They share a name, and both espouse a love of guns, but beyond that, the National Rifle Association in New Zealand has little in common with America’s most powerful gun advocacy group.
The New Zealand organization, which has no formal connection to the N.R.A. in the United States, is the country’s governing body for the sport of long-range target shooting. It does not engage in the sort of political lobbying for which the American group has built such a fierce reputation.
And that helps explain why the New Zealand group’s reaction to the massacre at two mosques in Christchurch last week has borne little resemblance to how the American N.R.A. has responded to recent mass shootings in the United States.
On Thursday, six days after the Christchurch attacks, New Zealand’s prime minister, Jacinda Ardern, announced a national ban on military-style semiautomatic weapons, on parts that allow guns to be modified into such weapons, and on high-capacity ammunition magazines.
In the United States, calls for far less sweeping gun restrictions have drawn immediate and overwhelming resistance from the N.R.A. In New Zealand, the local gun organization will not be among those pushing against the new bans.
In fact, the sorts of military-style weapons being targeted are already unwelcome in the New Zealand organization.
“N.R.A. N.Z. looks after long-range precision target shooting, up to 1,000 yards,” said the group’s chairman, Ross Mason. “There’s no service rifle or military rifle shooting within the discipline, as opposed to the N.R.A.” in the United States, “which looks after all the disciplines and seems to be the political arm of the organization as well.”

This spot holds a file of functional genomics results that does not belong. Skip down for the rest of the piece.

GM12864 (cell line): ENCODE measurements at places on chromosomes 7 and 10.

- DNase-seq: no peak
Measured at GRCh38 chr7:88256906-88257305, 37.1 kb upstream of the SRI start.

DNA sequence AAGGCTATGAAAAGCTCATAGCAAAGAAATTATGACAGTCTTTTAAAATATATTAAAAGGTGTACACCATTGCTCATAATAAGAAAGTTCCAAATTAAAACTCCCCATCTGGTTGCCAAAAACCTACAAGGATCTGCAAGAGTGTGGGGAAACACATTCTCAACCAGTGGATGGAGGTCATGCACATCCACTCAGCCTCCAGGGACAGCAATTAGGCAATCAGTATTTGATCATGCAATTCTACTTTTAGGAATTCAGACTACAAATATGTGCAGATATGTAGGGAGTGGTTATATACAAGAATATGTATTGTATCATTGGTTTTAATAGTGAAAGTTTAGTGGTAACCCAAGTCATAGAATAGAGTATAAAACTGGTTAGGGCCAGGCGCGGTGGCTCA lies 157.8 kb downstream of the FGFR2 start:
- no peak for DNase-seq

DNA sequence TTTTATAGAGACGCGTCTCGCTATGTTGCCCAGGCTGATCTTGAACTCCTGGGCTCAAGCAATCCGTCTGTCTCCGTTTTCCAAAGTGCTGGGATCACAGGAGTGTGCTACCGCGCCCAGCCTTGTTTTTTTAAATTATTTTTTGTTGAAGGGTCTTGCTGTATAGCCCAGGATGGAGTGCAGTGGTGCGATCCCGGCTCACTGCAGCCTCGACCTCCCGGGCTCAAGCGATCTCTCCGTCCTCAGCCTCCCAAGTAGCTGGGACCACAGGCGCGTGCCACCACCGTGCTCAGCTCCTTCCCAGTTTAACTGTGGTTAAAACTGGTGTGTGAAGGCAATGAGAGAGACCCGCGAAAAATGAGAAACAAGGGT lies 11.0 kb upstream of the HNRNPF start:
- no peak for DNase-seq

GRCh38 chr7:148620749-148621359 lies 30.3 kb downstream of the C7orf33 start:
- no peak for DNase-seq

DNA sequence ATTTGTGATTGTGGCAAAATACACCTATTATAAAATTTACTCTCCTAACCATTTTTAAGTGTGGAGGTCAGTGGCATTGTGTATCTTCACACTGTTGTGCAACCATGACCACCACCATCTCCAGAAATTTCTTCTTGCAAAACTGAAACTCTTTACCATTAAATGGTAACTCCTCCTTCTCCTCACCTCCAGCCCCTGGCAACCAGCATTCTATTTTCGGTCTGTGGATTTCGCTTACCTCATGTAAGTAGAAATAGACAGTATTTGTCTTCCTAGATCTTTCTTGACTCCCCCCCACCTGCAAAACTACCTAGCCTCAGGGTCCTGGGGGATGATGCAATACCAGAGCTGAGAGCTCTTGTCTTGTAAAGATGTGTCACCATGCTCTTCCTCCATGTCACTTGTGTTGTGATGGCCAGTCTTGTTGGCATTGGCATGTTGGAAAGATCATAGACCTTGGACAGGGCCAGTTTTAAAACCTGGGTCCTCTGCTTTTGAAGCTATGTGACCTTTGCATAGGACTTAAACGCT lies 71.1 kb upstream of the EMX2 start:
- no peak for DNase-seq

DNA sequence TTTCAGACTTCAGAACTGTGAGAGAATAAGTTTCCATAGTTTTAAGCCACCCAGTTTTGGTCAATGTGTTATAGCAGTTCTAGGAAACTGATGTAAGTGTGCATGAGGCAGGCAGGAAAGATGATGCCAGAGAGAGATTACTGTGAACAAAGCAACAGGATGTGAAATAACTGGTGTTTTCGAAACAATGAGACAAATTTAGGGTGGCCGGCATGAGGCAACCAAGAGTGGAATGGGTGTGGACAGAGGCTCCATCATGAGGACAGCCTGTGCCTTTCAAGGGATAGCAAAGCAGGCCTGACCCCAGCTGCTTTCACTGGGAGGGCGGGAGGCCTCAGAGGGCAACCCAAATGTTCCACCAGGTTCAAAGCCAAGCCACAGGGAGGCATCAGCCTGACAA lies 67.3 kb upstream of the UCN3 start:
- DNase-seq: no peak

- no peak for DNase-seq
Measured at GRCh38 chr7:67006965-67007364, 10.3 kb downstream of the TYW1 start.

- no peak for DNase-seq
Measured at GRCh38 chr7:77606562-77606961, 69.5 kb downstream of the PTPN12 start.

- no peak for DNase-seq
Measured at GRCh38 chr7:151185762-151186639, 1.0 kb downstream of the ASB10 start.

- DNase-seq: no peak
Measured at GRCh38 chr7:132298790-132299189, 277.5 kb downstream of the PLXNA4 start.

The New Zealand organization has considered a name change to avoid being associated with the American group.
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Many Americans can buy a gun in less than an hour. In New Zealand, the process can take weeks or months.
Perhaps the biggest difference between the United States and New Zealand when it comes to guns is the foundation of ownership in the first place, Mr. Mason said.
“It is treated as a privilege to have a firearm here, as opposed to it being a right in America,” he said.
In New Zealand, gunowners are subjected to rigorous background checks and requirements, though they are not required to register their weapons. In the United States, passing an instant background check is often all that is required for an adult to buy a firearm, although laws vary by state.
Even after acquiring a license, gunowners in New Zealand continue to be subjected to scrutiny from the authorities, Mr. Mason said.
“If your name comes up with a police or traffic complaint, that list gets looked at by the police firearms division,” he said. “If it looks like your name is coming up more often, they’ll come and have a word with you.”
According to the New Zealand police, there are about 250,000 gun owners among the population of about five million people, and they have an estimated 1.2 million to 1.5 million firearms.
The rate of gun ownership is higher in the United States, where an estimated 50 million households have firearms, and there are nearly 400 million guns in the country.